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Updated : August 1, 2022 5.5 mins read

Self harm | Support for families and carers

Updated : August 1, 2022 5.5 mins read

Article Self-harm

Self harm is a coping strategy, it is a way for your child to manage or try to understand distressing feelings or experiences.

Finding out that your child self harms can be upsetting for families and carers, but there are ways that you can help your child to understand what is causing the self harm and how they can stop.

Self harm is a way of communicating distress, often used when a person can’t verbalise or express themselves in other ways. There is a lot of stigma around self harm, which is why many young people keep it secret from their parents.

Signs your child might be self harming

If you’re worried that your child might be self harming, it’s important to encourage them to get the help they need to stop.

Sometimes you might notice changes in your child’s behaviour which have started suddenly, or they may build gradually over time.

Signs your child might be self harming:

  • Withdrawing from friends or activities they usually enjoy
  • Changes in mood; low mood, low self esteem or self worth, lack of interest/ motivation, mood swings, appearing angry or frustrated
  • Changes in usual patterns or routines
  • Appearing overwhelmed or unable to cope
  • Starting or increase in risk taking behaviour
  • Behaviour or academic issues at school
  • Having a mental health condition
  • Unexplained marks or bruises
  • Things around the home going missing; sharps, medication, first aid equipment, alcohol
  • Running away from home
  • Self defeating attitude

Types of self harm you may notice:

  • Skin picking
  • Bruises, cuts, burns
  • Hair pulling (also includes eyelashes and eyebrows)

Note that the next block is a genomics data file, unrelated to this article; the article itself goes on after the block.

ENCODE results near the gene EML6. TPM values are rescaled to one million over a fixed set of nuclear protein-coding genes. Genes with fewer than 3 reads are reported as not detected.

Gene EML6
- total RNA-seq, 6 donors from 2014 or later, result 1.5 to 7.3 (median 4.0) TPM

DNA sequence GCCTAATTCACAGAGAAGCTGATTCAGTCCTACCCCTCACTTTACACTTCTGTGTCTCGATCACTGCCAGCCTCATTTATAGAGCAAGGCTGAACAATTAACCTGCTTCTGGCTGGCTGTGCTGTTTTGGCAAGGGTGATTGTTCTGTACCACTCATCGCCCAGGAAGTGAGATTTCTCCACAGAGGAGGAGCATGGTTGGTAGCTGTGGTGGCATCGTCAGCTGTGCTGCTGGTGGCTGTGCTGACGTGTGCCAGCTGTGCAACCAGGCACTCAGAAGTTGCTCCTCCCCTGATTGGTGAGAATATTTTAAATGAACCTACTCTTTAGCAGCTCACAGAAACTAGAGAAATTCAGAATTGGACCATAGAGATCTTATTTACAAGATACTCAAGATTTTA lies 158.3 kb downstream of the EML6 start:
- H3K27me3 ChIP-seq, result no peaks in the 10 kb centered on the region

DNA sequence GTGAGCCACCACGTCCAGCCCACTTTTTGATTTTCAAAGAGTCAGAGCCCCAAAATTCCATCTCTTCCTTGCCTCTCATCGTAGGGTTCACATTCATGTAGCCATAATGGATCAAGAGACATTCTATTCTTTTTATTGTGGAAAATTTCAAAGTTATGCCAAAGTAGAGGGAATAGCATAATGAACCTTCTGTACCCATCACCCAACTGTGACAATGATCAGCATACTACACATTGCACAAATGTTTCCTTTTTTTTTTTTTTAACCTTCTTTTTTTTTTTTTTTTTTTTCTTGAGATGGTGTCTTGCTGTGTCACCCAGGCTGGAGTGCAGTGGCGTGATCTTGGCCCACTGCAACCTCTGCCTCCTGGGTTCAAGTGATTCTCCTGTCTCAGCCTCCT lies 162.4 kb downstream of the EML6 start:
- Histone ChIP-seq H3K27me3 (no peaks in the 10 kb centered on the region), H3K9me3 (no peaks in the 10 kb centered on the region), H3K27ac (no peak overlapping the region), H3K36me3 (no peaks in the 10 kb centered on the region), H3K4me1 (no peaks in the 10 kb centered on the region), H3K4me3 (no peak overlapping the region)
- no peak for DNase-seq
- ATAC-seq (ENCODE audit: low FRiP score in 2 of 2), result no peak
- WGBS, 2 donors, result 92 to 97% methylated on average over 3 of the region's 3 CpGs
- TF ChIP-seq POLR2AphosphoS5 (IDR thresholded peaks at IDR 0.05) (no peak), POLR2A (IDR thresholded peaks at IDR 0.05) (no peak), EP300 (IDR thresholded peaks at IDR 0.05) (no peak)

• Eating disorders; restrictive food intake or excessive control over burning calories

How to talk to your child about self harm

It can be difficult to know how to talk to your child about self harm. As a parent you want to protect your child and make them stop hurting themselves. As a child who is self harming they need you to be a source of comfort, reassurance and understand that they’re going through something they might not be able to put into words.

Parents who think their child is self harming can become concerned that their child wants to take their own life and that self harm is a suicide attempt. Although self harm and suicide are linked, many people who self harm do it as a way to manage their thought and feelings, not to end them entirely.

If you’re worried that your child might be thinking about suicide, you can find more information on how to talk to your child having suicidal thoughts. [link to page]

Talking about self harm:

  • Set aside a good amount of time to talk to your child . Free from distraction and interruptions
  • Don’t make promises you can’t keep. Avoid promising to not tell anyone.
  • Don’t give ultimatums “If you don’t stop you can’t….”
  • Don’t try to bribe them into stopping “if you stop it you can have…”
  • Ultimatums and bribes tell your child you’ve missed the point of why they are self harming. Many children don’t start self harming because they want to, and if they could stop they often would.
  • Try not to panic. If your child thinks they have upset you, they might become more secretive with their feelings and self harm
  • Don’t judge them. Even if you don’t understand what your child is going through, the feelings and struggles they are having are very real for them. Feeling judged or that you don’t believe them will only push them away.
  • Be prepared. If your child says they want to get some help, have some options ready for them to explore and decide how they want to get support.
  • Be realistic. It is unlikely that after this conversation your child will stop self harming. Sometimes self harm can also get worse before it gets better after telling someone about it. Try to encourage them to be as open as they can about their self harm so you can help them keep safe.

Getting help for your child

There are some different ways that you can help your young person if they are self harming

Get Help now

If you are concerned about your mental health, or if you have found yourself feeling concerned about someone else, you can:

Call 111 – NHS 24

Call 116 123 – The Samaritans

Call 0800 83 85 87 – Breathing Space

Text: ‘YM’ to 85258 – Young Minds crisis chat

If you think you are in danger of hurting yourself or other people, you should call 999 or present to your local A&E department.